Schools have long been involved with their students’ health. But one Pennsylvania school district crossed the line in sending letters to elementary and middle school parents about their children being "underweight," "at risk of becoming overweight" and "overweight."
The idea for sending the letters originated two years ago when school nurses approached George Ziolkowski, director of pupil personnel services for the East Penn school district in Lehigh County, regaling him with popular lore about health risks associated with childhood obesity.
Ziolkowski initially wasn’t convinced of the idea’s merits. He also knew the letters could turn into a political firestorm. But he eventually relented as the nurses persisted in bombarding him with "studies" and "statistics."
Ziolkowski should have stuck with his first impression. He should know that school nurses aren’t professionally qualified to evaluate scientific studies.
Childhood obesity is the latest rage among the more meddlesome in the public health bureaucracy. The fad is fueled by dubious data from the Centers for Disease Control and Prevention, which calls childhood obesity a "public health epidemic." The CDC claims the percentage of children and adolescents defined as overweight more than doubled since the early 1970s.
It's not clear, though, that an "epidemic" can be inferred from a statistical analysis of very limited data about the height and weight of rapidly growing 4- to 12-year-olds. More importantly, the researchers did not report any "epidemic" of health problems among the children studied.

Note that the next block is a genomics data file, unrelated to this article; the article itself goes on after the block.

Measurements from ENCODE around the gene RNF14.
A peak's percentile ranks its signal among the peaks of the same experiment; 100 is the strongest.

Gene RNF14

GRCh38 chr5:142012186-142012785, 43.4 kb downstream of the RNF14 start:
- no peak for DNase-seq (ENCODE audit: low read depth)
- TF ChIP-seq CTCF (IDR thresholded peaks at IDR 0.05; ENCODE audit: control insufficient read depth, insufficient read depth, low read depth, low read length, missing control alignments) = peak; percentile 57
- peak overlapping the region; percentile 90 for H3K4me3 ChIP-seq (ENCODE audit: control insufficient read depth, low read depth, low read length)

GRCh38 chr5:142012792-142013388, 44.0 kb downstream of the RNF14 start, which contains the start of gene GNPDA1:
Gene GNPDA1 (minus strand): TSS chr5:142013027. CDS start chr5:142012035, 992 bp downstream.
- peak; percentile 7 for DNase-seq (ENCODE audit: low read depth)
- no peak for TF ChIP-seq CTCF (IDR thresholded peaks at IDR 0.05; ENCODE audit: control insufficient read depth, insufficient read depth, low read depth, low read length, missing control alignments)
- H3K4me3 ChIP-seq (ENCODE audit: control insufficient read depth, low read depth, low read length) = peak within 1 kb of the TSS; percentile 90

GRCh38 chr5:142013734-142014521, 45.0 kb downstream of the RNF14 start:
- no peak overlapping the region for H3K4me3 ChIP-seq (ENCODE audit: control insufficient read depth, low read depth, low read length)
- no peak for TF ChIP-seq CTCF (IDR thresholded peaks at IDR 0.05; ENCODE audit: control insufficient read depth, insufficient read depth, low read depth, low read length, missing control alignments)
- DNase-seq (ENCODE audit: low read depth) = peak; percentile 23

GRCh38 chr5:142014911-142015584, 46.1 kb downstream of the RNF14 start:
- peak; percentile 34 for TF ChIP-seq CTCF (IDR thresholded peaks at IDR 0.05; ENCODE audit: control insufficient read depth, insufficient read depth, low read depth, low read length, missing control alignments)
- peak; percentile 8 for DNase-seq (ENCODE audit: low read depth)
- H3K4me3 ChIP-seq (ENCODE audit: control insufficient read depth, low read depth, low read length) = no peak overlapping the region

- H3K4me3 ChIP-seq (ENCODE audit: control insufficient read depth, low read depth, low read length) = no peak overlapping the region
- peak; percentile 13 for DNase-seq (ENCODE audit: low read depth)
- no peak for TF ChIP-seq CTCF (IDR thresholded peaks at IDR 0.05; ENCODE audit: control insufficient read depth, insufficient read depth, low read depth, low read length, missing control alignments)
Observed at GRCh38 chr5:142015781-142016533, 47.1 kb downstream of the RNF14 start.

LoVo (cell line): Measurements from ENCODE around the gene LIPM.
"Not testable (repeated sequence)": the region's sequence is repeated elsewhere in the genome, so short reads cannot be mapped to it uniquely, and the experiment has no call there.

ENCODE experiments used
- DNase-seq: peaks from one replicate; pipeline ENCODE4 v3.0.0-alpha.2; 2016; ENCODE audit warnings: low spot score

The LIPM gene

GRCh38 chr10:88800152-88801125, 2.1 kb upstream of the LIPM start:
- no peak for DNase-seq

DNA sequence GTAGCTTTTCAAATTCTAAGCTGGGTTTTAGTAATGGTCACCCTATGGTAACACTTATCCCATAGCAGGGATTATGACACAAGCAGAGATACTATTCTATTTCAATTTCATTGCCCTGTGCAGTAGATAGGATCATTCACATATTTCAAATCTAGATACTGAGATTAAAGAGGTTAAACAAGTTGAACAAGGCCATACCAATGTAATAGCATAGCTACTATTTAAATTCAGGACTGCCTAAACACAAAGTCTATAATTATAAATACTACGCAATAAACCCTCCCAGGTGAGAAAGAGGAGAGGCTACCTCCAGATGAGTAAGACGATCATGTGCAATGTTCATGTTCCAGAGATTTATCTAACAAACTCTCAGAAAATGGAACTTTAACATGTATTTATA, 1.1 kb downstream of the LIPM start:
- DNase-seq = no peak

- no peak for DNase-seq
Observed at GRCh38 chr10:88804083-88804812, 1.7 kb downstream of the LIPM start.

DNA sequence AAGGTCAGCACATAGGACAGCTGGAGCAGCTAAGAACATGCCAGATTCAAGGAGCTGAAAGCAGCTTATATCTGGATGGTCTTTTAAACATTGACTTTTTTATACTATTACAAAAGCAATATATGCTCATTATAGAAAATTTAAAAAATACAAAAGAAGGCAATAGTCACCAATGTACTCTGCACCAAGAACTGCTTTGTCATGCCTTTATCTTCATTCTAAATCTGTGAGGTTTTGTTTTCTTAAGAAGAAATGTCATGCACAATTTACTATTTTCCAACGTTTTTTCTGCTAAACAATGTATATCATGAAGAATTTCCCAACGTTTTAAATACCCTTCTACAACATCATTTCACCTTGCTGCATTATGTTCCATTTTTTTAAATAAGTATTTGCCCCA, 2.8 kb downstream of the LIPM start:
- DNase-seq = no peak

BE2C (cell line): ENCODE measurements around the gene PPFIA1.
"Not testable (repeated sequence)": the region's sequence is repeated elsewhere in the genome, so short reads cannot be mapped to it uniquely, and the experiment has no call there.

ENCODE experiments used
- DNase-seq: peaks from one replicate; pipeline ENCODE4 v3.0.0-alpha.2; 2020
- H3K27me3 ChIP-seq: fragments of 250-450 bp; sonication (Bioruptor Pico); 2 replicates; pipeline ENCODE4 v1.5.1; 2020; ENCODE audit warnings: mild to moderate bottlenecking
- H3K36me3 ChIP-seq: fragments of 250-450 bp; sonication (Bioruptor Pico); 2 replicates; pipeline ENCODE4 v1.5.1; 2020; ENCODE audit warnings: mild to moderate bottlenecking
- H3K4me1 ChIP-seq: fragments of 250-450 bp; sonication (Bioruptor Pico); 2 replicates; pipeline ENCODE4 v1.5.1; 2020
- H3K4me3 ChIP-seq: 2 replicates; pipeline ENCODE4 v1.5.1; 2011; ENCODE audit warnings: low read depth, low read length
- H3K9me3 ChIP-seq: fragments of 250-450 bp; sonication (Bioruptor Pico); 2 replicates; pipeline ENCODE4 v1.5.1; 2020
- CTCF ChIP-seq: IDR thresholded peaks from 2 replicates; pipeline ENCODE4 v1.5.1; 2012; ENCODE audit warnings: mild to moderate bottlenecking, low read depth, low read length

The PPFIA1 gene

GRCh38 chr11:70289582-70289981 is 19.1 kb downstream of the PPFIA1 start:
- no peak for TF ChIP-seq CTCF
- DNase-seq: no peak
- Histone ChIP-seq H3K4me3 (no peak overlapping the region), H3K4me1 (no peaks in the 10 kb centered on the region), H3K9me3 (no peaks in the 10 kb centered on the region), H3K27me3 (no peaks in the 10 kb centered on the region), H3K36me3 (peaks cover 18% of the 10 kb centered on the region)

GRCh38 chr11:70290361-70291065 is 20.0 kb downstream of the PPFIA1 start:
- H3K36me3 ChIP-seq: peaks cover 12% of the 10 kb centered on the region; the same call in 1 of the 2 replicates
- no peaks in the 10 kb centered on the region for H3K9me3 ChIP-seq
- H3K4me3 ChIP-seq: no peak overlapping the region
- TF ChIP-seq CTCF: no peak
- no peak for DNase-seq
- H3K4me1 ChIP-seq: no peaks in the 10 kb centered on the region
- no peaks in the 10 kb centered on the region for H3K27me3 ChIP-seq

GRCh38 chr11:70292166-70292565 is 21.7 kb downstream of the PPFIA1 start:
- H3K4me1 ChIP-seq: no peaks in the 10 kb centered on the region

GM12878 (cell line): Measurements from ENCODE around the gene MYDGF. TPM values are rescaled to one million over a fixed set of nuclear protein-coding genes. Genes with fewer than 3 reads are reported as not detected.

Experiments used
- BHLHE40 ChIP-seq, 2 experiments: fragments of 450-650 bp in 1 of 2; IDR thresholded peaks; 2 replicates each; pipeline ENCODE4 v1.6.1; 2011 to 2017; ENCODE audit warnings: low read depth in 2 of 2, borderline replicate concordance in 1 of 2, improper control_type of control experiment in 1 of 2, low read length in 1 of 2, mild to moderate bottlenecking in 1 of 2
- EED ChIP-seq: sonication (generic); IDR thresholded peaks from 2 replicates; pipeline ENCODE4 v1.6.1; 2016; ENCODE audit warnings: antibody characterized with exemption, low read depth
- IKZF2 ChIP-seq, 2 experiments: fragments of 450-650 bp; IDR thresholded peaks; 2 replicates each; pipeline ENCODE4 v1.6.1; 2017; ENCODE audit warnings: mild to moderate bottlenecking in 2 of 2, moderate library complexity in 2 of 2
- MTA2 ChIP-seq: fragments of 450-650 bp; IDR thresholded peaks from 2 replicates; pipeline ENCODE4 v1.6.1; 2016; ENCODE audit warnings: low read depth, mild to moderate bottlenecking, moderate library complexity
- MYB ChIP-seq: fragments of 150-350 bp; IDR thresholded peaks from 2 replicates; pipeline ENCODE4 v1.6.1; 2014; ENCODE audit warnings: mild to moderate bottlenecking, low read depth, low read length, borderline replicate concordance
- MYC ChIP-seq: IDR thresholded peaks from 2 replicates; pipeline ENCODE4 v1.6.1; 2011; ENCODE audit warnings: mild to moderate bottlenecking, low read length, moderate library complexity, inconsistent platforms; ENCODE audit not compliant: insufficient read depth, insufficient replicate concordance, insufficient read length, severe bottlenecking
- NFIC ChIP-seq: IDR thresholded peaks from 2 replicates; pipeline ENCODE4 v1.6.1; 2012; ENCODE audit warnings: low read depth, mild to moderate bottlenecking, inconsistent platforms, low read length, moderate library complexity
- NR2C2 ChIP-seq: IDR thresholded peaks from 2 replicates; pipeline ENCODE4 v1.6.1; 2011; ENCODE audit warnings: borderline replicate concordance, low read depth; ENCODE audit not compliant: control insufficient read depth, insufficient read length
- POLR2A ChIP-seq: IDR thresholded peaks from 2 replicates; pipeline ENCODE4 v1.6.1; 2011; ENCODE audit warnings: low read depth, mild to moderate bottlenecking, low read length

The CDC asserts — without supporting scientific reference — that "overweight children and adolescents are more likely to become overweight or obese adults." This claim, however, is challenged by a recent study in the British Medical Journal that studied a group of children from birth in 1947 to age 50.
The researchers reported, "Little tracking from childhood overweight to adulthood obesity was found … No excess adult health risk from childhood or teenage overweight was found. Being thin in childhood offered no protection against adult fatness, and the thinnest children tended to have the highest adult risk at every level of adult obesity."
The trigger for sending the letters was a child’s body mass index (BMI), a ratio of weight to height. But use of the BMI to identify overweight individuals is controversial. It does not take into account body type.
Under the BMI method, athletic or "husky" individuals are classified as overweight when, in fact, they aren’t. One parent receiving a letter from the school district described her son, who is extremely active in tae kwon do, basketball and baseball, as "solid," not fat.
Moreover, BMI is not an indicator of health. The mere fact of being "overweight" does not sicken or kill otherwise healthy children. In fact, for the overwhelming majority of kids, merely being overweight is not a definite indicator of current or even future health problems.
None of this is to say that schools shouldn’t be involved in children’s health. Schools were a good place to inoculate children against measles — a real public health matter.
School districts test students’ vision and hearing — physical capabilities related to learning. Schools may offer health classes where kids learn about sex and other health issues. But these classes do not involve health exams or otherwise intrusively singling students out.
Society has been reluctant to let schools get involved in aspects of children’s health not directly related to learning. Schools are generally not allowed, for example, to test kids for drug or alcohol use — a far more serious health issue than body weight.
Schools should also know better than to set up kids for psychological torment by siblings and classmates about getting "fatty letters."
Schools should focus on educating children — a difficult enough assignment for many school systems. Leave children’s weight management to parents and trained health professionals.
Steven Milloy is the publisher of JunkScience.com , an adjunct scholar at the Cato Institute and the author of Junk Science Judo: Self-defense Against Health Scares and Scams (Cato Institute, 2001).